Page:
Puritanism, wrote H. L. Mencken, is "the haunting fear that someone, somewhere may be happy." Half a century later, the prissiest Americans are haunted by a different fear: that they may buy cheese made by someone whose opinions they do not share. To help people avoid this calamity, a new app called BuyPartisan reveals whether any given product is made by Republicans or Democrats.I echo The Economist's mockery. I'm not all that interested in where people or corporations spend their legitimately-earned money--unless, and this is my caveat, they try to strengthen their brand or appeal to a specific political group by touting those donations. I've never bought a Ben and Jerry's ice cream because their blatant anti-military stance when I was in the military told me they didn't want my business. I'm hard pressed to think of any other company whose products I do or don't buy out of political considerations. Didn't Michael Jordan once refuse to discuss his political views because "Republicans buy shoes, too"? That seems eminently reasonable to me from a business point of view.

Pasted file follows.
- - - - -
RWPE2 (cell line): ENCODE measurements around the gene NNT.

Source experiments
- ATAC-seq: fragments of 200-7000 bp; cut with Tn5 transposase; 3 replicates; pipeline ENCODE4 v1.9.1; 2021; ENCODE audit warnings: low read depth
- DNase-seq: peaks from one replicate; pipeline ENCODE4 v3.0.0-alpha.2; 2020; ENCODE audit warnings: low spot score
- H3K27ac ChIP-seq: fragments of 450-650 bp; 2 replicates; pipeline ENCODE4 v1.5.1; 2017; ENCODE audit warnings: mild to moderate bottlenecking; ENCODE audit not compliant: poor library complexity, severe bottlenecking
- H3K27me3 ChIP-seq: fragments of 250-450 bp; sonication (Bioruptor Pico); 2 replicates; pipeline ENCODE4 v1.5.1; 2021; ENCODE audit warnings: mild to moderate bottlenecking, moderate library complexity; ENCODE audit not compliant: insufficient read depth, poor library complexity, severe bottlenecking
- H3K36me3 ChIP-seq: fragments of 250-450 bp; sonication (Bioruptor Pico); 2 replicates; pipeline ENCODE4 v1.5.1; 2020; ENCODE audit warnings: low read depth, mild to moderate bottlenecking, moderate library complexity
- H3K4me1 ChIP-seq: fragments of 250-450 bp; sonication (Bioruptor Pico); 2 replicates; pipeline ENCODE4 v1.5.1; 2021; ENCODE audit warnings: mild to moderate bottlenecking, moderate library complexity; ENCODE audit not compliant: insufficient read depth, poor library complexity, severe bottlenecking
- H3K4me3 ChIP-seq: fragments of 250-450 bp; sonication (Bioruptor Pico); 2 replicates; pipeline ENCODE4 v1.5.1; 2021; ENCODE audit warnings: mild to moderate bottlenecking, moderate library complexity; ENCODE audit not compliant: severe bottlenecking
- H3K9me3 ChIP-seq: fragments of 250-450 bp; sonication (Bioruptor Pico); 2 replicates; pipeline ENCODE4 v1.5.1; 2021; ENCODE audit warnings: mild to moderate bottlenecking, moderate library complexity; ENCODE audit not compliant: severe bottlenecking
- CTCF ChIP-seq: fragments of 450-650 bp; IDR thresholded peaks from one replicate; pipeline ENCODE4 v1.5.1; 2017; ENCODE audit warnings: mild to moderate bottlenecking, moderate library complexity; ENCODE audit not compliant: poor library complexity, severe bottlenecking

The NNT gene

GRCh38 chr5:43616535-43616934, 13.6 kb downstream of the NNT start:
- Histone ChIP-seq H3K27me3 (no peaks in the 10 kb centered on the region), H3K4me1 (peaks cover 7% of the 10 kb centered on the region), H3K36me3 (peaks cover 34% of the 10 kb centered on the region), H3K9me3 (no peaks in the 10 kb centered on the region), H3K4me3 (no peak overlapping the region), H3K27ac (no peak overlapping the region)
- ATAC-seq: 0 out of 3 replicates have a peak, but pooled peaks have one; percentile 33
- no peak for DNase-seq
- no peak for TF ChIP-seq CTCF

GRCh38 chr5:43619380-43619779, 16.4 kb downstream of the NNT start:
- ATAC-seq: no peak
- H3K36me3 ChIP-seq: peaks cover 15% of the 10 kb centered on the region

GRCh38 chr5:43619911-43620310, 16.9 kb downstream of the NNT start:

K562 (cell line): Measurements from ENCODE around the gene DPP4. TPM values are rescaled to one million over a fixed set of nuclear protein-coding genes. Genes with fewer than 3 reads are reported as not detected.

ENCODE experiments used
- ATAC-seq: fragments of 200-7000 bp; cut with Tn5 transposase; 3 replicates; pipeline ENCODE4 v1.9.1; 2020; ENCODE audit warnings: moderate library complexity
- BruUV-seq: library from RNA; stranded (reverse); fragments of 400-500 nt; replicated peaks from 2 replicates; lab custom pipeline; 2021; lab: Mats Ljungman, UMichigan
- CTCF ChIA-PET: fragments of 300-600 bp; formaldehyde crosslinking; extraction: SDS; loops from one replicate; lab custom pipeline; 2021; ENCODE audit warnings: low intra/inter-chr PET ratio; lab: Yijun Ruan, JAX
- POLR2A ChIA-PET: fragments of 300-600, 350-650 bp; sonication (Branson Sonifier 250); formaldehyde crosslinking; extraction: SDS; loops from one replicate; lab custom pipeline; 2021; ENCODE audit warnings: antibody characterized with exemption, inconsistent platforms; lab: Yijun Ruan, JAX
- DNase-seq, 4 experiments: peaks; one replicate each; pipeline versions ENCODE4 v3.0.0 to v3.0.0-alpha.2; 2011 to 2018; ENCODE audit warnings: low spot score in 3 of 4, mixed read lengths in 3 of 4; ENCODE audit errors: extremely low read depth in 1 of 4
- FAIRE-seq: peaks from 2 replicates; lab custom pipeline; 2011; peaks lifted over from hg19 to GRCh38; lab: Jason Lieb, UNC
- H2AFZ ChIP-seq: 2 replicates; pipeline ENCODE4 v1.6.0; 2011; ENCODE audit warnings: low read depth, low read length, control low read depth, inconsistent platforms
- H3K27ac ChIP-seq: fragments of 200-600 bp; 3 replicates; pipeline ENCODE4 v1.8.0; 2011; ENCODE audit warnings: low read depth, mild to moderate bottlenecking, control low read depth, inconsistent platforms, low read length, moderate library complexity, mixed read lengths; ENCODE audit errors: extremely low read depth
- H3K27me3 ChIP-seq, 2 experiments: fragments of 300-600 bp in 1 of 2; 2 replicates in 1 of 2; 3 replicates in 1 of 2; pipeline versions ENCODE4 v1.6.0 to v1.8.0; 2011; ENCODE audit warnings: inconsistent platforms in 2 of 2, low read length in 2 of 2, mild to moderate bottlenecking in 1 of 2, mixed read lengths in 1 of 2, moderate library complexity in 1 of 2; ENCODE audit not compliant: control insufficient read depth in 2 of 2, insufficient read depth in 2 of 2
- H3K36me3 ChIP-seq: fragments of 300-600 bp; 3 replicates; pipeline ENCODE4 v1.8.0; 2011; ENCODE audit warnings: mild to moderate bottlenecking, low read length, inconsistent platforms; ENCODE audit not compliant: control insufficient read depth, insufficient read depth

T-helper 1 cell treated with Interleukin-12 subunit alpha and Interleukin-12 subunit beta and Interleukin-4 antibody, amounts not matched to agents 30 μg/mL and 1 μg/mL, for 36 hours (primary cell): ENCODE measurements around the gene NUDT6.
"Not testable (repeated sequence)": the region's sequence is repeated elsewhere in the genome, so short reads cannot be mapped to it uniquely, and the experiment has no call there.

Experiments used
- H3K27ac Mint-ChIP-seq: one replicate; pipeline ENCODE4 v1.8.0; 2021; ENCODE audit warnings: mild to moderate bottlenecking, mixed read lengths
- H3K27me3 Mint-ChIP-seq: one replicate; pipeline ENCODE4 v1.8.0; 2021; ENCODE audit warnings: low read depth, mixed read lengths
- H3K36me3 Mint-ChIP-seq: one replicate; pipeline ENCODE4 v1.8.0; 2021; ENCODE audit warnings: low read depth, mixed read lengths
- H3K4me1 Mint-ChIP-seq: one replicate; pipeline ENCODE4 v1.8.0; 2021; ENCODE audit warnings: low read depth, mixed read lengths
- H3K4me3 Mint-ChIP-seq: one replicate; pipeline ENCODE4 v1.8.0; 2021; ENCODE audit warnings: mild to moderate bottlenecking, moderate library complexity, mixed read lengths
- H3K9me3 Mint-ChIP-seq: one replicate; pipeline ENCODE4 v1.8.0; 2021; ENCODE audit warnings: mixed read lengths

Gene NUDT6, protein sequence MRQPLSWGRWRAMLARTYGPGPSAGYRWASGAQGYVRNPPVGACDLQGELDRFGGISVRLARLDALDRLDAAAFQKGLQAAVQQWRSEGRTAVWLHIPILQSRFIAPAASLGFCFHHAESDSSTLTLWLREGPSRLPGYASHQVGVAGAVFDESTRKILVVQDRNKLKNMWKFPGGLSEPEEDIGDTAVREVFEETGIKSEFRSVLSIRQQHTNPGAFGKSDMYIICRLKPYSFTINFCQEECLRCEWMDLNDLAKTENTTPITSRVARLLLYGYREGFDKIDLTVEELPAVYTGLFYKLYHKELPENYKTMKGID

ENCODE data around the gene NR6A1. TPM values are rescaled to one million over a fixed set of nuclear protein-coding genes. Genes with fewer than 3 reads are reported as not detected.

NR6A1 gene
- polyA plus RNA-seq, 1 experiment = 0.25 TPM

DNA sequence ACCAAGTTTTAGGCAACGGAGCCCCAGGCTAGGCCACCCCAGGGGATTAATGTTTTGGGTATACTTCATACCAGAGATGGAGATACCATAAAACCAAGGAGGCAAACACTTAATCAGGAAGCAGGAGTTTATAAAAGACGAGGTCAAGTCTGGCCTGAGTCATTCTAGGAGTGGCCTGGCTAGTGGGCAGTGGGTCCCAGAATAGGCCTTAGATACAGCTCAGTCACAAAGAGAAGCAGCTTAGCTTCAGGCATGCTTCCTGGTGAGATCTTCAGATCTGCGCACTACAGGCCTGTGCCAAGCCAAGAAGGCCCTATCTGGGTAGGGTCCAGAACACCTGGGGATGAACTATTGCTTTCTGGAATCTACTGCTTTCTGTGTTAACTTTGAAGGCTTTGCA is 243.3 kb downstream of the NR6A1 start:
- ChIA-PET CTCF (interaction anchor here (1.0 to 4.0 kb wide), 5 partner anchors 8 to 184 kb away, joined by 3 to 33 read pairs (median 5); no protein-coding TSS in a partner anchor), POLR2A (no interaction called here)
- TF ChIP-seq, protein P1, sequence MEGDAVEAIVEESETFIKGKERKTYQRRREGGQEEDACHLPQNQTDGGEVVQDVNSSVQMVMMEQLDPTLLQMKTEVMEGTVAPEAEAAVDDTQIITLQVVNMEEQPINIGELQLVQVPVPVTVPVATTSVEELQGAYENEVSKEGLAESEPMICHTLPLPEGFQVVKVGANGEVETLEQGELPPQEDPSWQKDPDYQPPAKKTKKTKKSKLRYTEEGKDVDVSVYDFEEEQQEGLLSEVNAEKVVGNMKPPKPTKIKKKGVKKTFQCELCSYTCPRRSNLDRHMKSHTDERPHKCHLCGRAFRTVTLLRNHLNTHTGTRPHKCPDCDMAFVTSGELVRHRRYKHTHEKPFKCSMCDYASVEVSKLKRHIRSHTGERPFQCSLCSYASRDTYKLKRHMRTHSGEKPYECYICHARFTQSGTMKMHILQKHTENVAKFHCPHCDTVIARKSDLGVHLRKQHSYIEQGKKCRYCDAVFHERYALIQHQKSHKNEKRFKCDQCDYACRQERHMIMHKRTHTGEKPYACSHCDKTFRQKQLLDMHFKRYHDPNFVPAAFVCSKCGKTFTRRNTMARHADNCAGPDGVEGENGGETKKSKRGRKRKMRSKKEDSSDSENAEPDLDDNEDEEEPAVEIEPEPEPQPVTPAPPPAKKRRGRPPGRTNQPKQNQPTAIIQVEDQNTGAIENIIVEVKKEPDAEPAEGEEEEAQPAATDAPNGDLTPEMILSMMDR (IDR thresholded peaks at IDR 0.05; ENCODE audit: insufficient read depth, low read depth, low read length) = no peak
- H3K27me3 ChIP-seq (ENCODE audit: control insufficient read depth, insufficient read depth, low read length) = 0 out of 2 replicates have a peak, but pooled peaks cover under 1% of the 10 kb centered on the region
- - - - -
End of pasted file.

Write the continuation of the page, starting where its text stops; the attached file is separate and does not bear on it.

Using an iPhone's camera, it scans the barcode and reports back on the ideology (as measured by donations to political parties) of the directors and staff of the company in question. Obsessive partisans can then demonstrate their commitment to diversity by boycotting firms with which they disagree. "We vote every day with our wallets," trills an advert.
And from a consumer's point of view, who really has time for the hassle? The Economist quotes a "mother with a baby strapped to her chest in a Safeway supermarket":
The idea of scanning every sausage or toilet roll for its political affiliation is "just crazy, she says. "If I want to eat gummy bears, I will eat gummy bears. I don't care if they're Republican."In general, I just want to live my life and be comfortable. I don't want to have to spar with the liberals in every single arena, my time is too valuable for that.